Dr. Goodlerner provides Sclerotherapy injection treatments for the treatment of superficial leg veins (telangiectasia), the dilated skin capillaries that are frequently an inherited tendency. Most people have both red (arterial) and blue (venous) capillaries. Treatment consists of microinjections of sclerosing solution using needles so small that a magnifying lens is required. This dries out the tiny cells that line the blood vessels.
Several injections – 2-3per vessel – may be needed for a specific area. The larger the vessel, the more difficult it is to eradicate. Fading of spider veins is a slow process, ranging from 2 weeks to 2 months with treatments schedule every 4-6 weeks. The goal is to produce about 70-80% improvement. Sclerotherapy does not prevent new veins from forming, but touchups can be done periodically when new veins develop.
Smaller veins may be treated with a laser. Read more about laser treatments. Other methods of leg vein treatment done in the office are Ambulatory Phlebectomy, an in-office vein surgery done under local anesthetic for superficial varicose veins. Note that spider veins are not the same as varicose veins. If you have significant varicose veins, Dr. Goodlerner may refer you to a vascular surgeon.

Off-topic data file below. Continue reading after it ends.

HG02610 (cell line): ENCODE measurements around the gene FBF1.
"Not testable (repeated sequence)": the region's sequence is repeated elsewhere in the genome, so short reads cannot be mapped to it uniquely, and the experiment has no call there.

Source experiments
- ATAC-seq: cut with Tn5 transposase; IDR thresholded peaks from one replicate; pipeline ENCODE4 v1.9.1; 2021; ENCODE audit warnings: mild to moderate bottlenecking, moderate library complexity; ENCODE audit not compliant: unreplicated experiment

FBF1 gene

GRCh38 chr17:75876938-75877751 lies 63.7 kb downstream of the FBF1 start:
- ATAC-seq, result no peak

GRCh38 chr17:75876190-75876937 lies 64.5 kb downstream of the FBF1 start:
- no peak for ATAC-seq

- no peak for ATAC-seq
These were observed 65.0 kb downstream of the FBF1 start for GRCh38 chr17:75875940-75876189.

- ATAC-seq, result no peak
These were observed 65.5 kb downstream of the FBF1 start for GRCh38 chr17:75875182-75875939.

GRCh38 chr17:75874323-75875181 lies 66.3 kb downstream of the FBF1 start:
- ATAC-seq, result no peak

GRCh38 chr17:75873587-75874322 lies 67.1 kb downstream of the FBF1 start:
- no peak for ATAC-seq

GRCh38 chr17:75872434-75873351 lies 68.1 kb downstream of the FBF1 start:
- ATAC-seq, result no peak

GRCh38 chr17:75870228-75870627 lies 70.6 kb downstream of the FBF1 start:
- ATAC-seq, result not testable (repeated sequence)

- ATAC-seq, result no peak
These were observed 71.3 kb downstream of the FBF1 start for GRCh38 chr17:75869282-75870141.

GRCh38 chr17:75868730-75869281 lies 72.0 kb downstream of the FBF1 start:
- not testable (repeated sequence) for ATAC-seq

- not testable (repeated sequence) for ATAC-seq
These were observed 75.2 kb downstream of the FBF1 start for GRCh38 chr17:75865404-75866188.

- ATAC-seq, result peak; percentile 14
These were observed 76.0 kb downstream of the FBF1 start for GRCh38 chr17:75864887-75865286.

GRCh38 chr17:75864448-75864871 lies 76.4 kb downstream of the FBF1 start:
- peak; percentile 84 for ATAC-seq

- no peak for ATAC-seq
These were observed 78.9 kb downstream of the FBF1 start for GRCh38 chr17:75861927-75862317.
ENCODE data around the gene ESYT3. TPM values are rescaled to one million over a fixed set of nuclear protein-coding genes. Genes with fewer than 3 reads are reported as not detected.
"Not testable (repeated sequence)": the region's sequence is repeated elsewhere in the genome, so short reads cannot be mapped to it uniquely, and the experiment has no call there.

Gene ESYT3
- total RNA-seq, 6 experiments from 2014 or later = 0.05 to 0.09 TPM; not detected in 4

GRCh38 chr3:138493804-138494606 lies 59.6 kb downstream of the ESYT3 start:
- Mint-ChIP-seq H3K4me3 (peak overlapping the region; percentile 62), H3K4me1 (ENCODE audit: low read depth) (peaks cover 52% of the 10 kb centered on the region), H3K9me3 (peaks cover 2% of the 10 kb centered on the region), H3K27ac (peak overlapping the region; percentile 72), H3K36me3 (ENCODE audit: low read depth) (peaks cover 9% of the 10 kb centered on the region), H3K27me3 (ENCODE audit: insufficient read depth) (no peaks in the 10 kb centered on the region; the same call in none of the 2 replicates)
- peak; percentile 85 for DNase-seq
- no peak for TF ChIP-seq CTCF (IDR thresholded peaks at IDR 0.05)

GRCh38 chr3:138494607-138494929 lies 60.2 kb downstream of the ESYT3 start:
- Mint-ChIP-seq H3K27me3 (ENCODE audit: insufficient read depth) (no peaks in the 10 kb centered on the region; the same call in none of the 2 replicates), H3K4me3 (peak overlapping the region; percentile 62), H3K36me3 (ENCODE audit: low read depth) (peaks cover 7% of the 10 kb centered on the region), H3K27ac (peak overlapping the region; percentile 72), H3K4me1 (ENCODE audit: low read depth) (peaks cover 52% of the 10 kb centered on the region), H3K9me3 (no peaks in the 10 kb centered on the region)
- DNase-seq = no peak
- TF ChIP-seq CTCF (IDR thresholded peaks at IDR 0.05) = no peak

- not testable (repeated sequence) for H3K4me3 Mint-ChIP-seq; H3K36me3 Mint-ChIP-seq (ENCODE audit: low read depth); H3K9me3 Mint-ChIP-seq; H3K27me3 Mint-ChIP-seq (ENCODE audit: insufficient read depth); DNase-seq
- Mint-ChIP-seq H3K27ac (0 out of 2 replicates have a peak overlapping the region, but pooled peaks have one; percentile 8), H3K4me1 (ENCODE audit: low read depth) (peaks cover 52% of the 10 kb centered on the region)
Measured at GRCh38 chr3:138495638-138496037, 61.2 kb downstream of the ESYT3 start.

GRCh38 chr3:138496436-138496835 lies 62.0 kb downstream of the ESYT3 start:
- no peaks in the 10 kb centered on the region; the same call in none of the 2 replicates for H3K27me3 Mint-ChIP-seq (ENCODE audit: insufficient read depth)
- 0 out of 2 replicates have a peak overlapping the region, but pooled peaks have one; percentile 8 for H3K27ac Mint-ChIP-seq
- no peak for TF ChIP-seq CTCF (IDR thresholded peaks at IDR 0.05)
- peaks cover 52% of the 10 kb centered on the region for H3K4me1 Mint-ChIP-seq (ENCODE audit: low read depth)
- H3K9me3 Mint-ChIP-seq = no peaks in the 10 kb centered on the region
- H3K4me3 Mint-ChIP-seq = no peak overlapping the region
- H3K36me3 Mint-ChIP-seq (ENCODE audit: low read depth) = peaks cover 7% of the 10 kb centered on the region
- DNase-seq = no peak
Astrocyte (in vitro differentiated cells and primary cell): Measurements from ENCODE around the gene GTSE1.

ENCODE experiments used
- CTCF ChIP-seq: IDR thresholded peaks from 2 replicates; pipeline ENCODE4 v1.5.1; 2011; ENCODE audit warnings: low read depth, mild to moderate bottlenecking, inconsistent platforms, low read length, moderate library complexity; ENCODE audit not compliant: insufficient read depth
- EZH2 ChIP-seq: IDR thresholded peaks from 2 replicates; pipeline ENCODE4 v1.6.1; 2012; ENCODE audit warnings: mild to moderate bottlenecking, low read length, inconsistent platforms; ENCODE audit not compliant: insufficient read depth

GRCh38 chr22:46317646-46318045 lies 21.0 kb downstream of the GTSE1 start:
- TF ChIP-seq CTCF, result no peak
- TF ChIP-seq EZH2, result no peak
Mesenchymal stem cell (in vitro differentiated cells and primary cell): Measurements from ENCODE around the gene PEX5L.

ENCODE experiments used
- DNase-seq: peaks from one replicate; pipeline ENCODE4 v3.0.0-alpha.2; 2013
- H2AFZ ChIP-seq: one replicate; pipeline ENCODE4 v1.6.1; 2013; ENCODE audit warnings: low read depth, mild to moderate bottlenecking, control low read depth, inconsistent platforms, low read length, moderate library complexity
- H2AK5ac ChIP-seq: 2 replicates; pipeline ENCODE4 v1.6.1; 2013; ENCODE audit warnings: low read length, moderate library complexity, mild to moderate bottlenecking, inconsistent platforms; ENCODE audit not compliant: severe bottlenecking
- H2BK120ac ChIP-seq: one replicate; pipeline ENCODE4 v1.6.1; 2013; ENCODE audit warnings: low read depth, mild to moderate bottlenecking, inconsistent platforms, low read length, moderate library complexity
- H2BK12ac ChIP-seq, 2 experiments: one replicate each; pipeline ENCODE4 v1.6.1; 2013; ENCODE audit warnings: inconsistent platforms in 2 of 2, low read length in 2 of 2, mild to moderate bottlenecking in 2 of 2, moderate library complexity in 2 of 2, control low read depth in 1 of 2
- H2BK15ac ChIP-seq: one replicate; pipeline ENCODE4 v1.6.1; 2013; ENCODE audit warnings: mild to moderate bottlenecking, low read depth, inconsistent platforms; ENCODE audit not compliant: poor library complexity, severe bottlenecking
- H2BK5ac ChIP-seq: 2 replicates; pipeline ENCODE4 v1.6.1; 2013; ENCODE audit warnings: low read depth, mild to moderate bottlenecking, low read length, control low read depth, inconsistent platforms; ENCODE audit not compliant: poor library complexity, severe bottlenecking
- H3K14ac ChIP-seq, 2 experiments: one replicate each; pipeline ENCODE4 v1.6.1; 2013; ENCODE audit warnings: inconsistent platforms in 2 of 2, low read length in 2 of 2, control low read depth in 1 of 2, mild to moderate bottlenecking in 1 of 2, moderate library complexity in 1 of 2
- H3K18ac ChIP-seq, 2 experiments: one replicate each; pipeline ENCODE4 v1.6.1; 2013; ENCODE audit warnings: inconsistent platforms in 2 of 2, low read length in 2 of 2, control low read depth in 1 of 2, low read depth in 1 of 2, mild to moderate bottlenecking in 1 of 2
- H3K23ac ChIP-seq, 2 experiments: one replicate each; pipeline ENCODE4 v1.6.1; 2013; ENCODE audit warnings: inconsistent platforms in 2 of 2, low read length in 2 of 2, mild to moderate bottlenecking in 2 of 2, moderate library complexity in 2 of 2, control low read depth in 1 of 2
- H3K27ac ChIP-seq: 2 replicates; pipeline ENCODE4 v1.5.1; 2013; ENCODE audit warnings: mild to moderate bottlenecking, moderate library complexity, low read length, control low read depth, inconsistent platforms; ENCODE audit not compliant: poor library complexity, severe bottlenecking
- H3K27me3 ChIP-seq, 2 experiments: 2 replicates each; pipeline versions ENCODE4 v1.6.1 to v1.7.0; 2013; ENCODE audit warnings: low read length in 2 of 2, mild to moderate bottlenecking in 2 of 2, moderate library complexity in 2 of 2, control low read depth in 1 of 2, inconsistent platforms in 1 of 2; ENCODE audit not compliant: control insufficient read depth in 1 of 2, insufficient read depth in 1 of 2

Is Sclerotherapy painful?
The injections are not painful, but you can expect a slight burning sensation and some mild cramping and bruising after each procedure. You can return to work right away, but please avoid strenuous activity such as jogging, weight lifting, or prolonged periods of standing for the first 24 hours. Walking is beneficial, however, and can be done immediately. You will be given compression stockings (support hose) to wear for the first 72 hours after your appointments.
Ninety-five percent of patients have no side effects. Occasional temporary adverse effects include bruising, pigmentation, tenderness at the injection site, or phlebitis. On rare occasions, a sore or ulceration can develop at the injection site due to leakage of the injection solution.